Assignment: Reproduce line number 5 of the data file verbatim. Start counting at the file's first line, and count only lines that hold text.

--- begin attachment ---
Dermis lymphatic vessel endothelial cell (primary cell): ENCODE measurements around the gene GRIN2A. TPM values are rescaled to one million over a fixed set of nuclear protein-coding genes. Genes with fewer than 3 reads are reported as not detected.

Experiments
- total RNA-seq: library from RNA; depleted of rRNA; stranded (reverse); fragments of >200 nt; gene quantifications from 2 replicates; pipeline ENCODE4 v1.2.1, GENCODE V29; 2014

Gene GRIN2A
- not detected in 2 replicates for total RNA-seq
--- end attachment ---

- not detected in 2 replicates for total RNA-seq